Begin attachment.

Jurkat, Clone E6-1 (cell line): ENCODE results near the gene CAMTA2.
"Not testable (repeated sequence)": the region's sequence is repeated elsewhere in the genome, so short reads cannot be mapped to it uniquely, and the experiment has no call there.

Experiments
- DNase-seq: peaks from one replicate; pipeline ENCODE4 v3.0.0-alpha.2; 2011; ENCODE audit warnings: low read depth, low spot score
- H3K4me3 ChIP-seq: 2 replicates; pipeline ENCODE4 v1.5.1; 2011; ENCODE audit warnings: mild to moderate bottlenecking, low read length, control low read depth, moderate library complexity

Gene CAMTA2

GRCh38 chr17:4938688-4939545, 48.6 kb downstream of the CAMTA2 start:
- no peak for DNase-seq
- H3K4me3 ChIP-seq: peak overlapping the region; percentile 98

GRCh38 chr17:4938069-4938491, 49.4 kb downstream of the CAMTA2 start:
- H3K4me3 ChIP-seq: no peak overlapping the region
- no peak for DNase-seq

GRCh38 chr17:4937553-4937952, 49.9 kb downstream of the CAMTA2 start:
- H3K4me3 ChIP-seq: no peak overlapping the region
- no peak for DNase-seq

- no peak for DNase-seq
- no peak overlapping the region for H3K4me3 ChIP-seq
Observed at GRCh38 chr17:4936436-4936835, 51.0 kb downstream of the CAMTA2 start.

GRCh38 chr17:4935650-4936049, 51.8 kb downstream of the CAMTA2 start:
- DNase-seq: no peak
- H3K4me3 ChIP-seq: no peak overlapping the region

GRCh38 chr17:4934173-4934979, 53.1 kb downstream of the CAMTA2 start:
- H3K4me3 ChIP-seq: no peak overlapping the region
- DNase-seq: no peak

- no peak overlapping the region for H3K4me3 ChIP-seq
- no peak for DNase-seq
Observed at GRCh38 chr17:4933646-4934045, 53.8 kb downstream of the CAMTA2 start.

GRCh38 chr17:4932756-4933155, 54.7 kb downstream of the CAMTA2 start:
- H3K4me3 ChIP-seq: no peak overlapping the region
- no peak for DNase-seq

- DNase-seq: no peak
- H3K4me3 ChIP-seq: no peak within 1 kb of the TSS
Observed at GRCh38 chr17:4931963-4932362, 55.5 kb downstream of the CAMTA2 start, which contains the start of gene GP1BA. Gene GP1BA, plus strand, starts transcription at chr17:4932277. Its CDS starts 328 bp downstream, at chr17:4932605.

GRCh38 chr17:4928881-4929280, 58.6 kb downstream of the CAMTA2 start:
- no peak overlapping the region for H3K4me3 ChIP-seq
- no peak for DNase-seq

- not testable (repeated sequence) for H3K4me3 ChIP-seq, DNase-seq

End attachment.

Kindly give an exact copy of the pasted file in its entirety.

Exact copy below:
Jurkat, Clone E6-1 (cell line): ENCODE results near the gene CAMTA2.
"Not testable (repeated sequence)": the region's sequence is repeated elsewhere in the genome, so short reads cannot be mapped to it uniquely, and the experiment has no call there.

Experiments
- DNase-seq: peaks from one replicate; pipeline ENCODE4 v3.0.0-alpha.2; 2011; ENCODE audit warnings: low read depth, low spot score
- H3K4me3 ChIP-seq: 2 replicates; pipeline ENCODE4 v1.5.1; 2011; ENCODE audit warnings: mild to moderate bottlenecking, low read length, control low read depth, moderate library complexity

Gene CAMTA2

GRCh38 chr17:4938688-4939545, 48.6 kb downstream of the CAMTA2 start:
- no peak for DNase-seq
- H3K4me3 ChIP-seq: peak overlapping the region; percentile 98

GRCh38 chr17:4938069-4938491, 49.4 kb downstream of the CAMTA2 start:
- H3K4me3 ChIP-seq: no peak overlapping the region
- no peak for DNase-seq

GRCh38 chr17:4937553-4937952, 49.9 kb downstream of the CAMTA2 start:
- H3K4me3 ChIP-seq: no peak overlapping the region
- no peak for DNase-seq

- no peak for DNase-seq
- no peak overlapping the region for H3K4me3 ChIP-seq
Observed at GRCh38 chr17:4936436-4936835, 51.0 kb downstream of the CAMTA2 start.

GRCh38 chr17:4935650-4936049, 51.8 kb downstream of the CAMTA2 start:
- DNase-seq: no peak
- H3K4me3 ChIP-seq: no peak overlapping the region

GRCh38 chr17:4934173-4934979, 53.1 kb downstream of the CAMTA2 start:
- H3K4me3 ChIP-seq: no peak overlapping the region
- DNase-seq: no peak

- no peak overlapping the region for H3K4me3 ChIP-seq
- no peak for DNase-seq
Observed at GRCh38 chr17:4933646-4934045, 53.8 kb downstream of the CAMTA2 start.

GRCh38 chr17:4932756-4933155, 54.7 kb downstream of the CAMTA2 start:
- H3K4me3 ChIP-seq: no peak overlapping the region
- no peak for DNase-seq

- DNase-seq: no peak
- H3K4me3 ChIP-seq: no peak within 1 kb of the TSS
Observed at GRCh38 chr17:4931963-4932362, 55.5 kb downstream of the CAMTA2 start, which contains the start of gene GP1BA. Gene GP1BA, plus strand, starts transcription at chr17:4932277. Its CDS starts 328 bp downstream, at chr17:4932605.

GRCh38 chr17:4928881-4929280, 58.6 kb downstream of the CAMTA2 start:
- no peak overlapping the region for H3K4me3 ChIP-seq
- no peak for DNase-seq

- not testable (repeated sequence) for H3K4me3 ChIP-seq, DNase-seq